I thought it was telling that the dates in question all occurred after three of the five people staffing the Attendance Office were let go. I decided to drop by the school to see if I could actually talk to one of the ones who was left.
I arrived around 1:30, and the office was bustling. There were at least two other parents clutching similar letters from the District (they must have all gone out at the same time). I waited my turn and tried to stay calm when it finally came.
The woman behind the counter seemed as frustrated as I. "Do you have an account online? You can check on your student there," she told me.
I knew about that system, but had never signed up for it because I didn't feel I needed to check up on my daughter.
She sighed and handed me an application for the online account, which had to be brought in to the on-campus Parent Center to be activated. I would go there after this visit - but first, we took a look at my daughter's records there in the office.
Apparently, she was marked "Absent - No Valid Excuse" (truant) for single periods on those dates. I realized how naive I sounded when I insisted that my daughter does not cut class. By this time, I had expressed some sympathy for the clerk's predicament (overworked and overwhelmed because the office is now so under-staffed). She had softened her attitude toward me.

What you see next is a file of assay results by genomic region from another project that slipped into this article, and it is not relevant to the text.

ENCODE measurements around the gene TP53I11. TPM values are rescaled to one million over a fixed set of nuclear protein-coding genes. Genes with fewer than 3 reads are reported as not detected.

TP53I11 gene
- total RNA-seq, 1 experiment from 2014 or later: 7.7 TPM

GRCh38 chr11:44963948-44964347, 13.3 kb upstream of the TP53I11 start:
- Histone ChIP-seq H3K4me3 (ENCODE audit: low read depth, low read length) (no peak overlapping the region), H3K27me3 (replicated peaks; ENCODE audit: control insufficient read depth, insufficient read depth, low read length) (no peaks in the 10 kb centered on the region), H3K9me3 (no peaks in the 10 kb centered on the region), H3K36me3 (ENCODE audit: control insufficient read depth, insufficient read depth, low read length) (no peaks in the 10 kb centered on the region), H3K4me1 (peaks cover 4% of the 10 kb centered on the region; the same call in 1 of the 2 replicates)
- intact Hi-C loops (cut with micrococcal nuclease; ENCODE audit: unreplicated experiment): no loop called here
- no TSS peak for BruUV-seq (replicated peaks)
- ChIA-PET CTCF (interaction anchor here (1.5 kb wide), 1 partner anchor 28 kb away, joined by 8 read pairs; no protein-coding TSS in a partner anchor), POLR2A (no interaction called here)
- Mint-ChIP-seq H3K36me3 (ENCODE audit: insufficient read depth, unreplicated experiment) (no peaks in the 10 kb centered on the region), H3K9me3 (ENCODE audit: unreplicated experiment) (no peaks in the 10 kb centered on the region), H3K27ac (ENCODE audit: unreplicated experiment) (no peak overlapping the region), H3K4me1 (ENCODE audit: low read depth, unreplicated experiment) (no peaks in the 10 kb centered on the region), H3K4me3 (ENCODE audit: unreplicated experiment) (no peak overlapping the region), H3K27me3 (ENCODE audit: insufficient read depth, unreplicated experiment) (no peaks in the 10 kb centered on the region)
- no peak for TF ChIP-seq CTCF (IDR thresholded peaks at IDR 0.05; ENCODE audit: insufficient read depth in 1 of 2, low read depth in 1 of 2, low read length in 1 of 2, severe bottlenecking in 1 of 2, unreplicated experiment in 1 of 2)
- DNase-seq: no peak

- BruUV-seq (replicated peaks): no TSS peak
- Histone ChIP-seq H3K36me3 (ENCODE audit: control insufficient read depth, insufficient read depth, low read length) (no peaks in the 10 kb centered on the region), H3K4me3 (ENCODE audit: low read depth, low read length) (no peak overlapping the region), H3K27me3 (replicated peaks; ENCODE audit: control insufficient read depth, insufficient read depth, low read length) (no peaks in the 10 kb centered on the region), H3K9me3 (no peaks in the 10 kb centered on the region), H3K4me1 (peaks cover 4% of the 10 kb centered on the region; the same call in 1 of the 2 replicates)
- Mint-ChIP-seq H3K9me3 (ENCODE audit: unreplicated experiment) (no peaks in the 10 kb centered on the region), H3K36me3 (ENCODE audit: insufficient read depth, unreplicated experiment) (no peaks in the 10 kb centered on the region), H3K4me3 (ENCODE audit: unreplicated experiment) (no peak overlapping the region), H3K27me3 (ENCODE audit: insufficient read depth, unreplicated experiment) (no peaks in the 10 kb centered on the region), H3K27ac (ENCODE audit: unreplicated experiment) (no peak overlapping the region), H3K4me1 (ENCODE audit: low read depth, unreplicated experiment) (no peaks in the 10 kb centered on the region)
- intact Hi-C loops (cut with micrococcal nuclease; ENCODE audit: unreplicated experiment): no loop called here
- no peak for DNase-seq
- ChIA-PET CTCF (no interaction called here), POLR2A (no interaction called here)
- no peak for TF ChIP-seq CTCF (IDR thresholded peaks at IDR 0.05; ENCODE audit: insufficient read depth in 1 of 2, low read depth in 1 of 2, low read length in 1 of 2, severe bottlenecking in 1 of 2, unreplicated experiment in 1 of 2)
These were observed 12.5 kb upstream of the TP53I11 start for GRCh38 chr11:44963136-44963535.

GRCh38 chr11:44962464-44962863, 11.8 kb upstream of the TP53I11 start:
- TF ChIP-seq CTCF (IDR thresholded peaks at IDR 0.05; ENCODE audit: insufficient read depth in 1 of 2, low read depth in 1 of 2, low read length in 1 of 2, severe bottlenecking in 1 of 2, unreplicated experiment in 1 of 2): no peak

"You know, sometimes the teacher just marks it wrong. And other times, it's an input error here in the office." She motioned to a stack of excuse notes in her in-basket. It was nearly a foot high. "We're two weeks behind in processing these," she sighed.
Unfortunately, because each of these absences occurred in a single period during the day, a note from the parent isn't going to get them removed from her record. A "Student Attendance Correction Form" on dayglo green paper for each of the absences has to be filled out and signed by the teacher in question.
I grabbed the paperwork, activated my online parent account and waited for school to end so I could fill my daughter in on what was going on.
She was as puzzled by it as I was.
The third accused absence was reported by her PE teacher. She remembered the occasion as one when she was working on a project in another class and had a legitimate excuse. She was certain this one would be easy to clear.
But the two absences on subsequent Tuesdays in December are a mystery. For one thing, they were reported by a teacher she doesn't even have. Another reason to think it's a mistake.
"Can't you take the form to the teacher you DO have and get him to signify that you were there?"
"He won't remember," she said. "The last time someone gave him one of these, he told him it was too long ago, and he wouldn't sign it."
I tried to argue with her that the teacher has to have some records, but she refused to take those forms, arguing that since she's never had the teacher that reported her missing, she had no one to sign off on it.
I personally think this is a function of her own reticence to make waves. She is my kid, after all.
But someone needs to correct the record.
So this afternoon, I'll be back in the attendance office. I'm hoping the fact that the name of the teacher is wrong is all the proof I need that her truancy was a big fat mistake.
And I will continue to do all I can to stop the gutting of our public schools.